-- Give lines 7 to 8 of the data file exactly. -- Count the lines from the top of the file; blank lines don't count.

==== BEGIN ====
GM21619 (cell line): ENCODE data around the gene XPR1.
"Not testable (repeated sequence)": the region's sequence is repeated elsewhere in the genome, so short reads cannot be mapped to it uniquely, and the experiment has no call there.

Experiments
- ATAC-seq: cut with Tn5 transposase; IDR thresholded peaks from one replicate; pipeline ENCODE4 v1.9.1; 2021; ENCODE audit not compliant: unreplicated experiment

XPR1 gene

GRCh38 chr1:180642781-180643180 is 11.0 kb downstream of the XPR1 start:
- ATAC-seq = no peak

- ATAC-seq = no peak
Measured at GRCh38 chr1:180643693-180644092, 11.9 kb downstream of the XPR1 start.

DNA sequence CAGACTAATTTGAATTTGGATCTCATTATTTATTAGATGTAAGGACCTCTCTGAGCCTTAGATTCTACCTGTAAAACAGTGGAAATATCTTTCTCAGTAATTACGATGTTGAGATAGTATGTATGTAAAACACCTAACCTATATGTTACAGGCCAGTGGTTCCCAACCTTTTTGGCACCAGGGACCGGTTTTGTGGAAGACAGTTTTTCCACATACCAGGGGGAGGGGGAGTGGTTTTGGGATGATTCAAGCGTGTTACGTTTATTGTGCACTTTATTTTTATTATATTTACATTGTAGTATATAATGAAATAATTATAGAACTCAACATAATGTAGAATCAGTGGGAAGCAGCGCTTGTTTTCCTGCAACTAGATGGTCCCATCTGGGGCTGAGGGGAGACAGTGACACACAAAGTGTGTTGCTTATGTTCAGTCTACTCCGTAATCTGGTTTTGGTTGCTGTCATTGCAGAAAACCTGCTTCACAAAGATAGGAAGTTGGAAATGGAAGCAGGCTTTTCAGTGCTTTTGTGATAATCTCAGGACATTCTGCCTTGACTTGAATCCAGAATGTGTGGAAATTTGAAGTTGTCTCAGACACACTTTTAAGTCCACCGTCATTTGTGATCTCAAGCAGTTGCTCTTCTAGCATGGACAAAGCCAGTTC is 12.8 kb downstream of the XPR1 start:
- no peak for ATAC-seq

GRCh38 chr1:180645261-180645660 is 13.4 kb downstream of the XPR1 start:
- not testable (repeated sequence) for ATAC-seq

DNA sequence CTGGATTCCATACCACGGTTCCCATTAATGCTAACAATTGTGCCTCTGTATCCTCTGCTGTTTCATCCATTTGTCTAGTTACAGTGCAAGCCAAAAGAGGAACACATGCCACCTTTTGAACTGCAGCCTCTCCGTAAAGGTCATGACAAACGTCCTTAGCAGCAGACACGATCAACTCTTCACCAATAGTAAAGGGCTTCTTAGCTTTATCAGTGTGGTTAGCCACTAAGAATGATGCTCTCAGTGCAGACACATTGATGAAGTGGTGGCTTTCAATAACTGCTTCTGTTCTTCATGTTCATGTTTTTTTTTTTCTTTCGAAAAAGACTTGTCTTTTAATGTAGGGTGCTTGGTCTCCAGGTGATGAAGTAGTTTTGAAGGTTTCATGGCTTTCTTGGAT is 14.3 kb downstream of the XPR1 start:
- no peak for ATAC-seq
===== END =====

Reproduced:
- ATAC-seq = no peak

- ATAC-seq = no peak